By Rachael Bowser / Cultural Coordinator, Simpcw First Nation
Simpcw are the original occupants of their territory that spans from North of McLure, BC to the headwaters of the Fraser River a McBride, BC and from Jasper over to the headwaters of the Athabasca River. Simpcwemc (Simpcw people) have unique rights within their territory that they have continually sought recognition for. Despite the challenges we have faced in seeking recognition of our rights, Simpcw has always tried to maintain positive relationships with those that live within Simpcw Territory.
Conversations with our community elders and those who have settled in the North Thompson Valley confirm that we have maintained many positive relationships throughout the nineteenth and twentieth centuries. Our elders often talk about the many work opportunities that they had with local industry growth and farmer. They also often describe how well they were treated.
In the early decades of the twentieth century, when First Nations children were not allowed to attend public schools, Simpcw children attended the Chu Chua school built north of their community by George Fennell. Simpcw children would continue to attend this school for many decades. Many elders in this community will point out the old school on the Fennell property and tell their grandchildren that this is where they went to school.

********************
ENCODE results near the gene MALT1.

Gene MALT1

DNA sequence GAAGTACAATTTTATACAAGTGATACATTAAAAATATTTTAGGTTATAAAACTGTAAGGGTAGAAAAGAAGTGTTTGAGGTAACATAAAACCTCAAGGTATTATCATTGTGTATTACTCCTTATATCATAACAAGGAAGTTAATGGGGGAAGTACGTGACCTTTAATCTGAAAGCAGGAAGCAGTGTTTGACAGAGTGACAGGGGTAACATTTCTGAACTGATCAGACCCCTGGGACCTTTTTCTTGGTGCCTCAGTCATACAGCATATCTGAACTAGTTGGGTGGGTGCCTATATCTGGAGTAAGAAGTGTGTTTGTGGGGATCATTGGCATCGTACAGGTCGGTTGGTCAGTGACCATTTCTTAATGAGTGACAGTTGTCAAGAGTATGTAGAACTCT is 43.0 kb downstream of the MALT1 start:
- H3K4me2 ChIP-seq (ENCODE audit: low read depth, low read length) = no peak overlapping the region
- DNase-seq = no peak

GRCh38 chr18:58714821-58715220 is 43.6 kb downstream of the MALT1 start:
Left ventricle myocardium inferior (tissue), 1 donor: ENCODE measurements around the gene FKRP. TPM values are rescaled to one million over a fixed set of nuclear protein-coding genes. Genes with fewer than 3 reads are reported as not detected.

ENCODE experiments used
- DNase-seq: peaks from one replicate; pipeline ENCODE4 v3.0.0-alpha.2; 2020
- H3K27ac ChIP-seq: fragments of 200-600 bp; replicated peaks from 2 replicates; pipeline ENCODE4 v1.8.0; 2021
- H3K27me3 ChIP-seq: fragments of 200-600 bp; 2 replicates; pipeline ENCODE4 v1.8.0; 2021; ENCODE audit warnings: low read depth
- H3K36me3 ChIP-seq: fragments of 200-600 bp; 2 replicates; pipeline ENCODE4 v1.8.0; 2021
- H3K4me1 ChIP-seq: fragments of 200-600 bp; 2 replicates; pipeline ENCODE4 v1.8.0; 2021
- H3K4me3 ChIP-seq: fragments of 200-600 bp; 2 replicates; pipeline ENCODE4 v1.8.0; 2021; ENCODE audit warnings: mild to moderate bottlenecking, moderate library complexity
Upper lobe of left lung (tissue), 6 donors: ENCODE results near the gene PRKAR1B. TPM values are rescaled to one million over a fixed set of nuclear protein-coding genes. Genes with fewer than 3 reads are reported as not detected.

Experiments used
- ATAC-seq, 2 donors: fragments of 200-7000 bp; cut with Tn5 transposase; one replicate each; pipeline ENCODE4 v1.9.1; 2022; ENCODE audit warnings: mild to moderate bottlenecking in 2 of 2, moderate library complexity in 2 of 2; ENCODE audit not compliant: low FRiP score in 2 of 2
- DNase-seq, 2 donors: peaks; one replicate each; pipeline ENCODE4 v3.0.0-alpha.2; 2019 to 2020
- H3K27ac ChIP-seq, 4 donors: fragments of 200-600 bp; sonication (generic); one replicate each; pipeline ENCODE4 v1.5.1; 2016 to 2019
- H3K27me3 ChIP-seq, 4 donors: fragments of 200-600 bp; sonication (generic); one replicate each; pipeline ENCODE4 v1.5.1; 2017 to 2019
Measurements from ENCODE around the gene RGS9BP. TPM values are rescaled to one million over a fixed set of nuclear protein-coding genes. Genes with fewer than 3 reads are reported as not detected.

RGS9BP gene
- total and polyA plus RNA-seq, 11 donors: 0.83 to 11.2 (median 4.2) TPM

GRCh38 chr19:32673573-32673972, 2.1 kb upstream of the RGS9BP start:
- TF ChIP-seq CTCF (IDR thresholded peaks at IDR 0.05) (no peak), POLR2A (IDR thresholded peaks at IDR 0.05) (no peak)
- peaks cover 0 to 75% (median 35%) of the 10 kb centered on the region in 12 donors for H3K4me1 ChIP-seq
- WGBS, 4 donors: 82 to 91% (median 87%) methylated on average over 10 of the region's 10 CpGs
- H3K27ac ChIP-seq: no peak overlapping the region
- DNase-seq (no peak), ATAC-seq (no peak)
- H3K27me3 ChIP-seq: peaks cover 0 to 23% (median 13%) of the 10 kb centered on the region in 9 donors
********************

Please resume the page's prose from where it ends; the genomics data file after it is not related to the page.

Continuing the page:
These positive relationships and many others have carried forward into the present.
In 1988 Neqweyqwelsten School began hosting a Cultural Day to showcase Simpcw cultural practices and our language. This event has become an annual event where local schools are invited to participate. Every year different aspects of Simpcw culture and history are showcased alongside regular stations like the bannock station, which is naturally everyone’s favourite.
One successful relationship building activity has been the Friends on the Water canoe journeys that Simpcw goes on annually. Every summer Tina Donald who is the Fish and Wildlife Manager for Simpcw invites members of the Department of Fisheries and Oceans, Conservation Officers, RCMP officers, and other government agencies to go on a canoe journey with Simpcw youth. The group will usually spend 2-3 days canoeing together. These journeys have led to Simpcw youth having lasting friendships with many of people from various government agencies who attend.
Simpcw is proud of the friendships we have built in the past, and even more proud of the relationships that we maintain. Not only do we create mutually beneficial working relationships, we create lifelong friendships that we hope will span generations.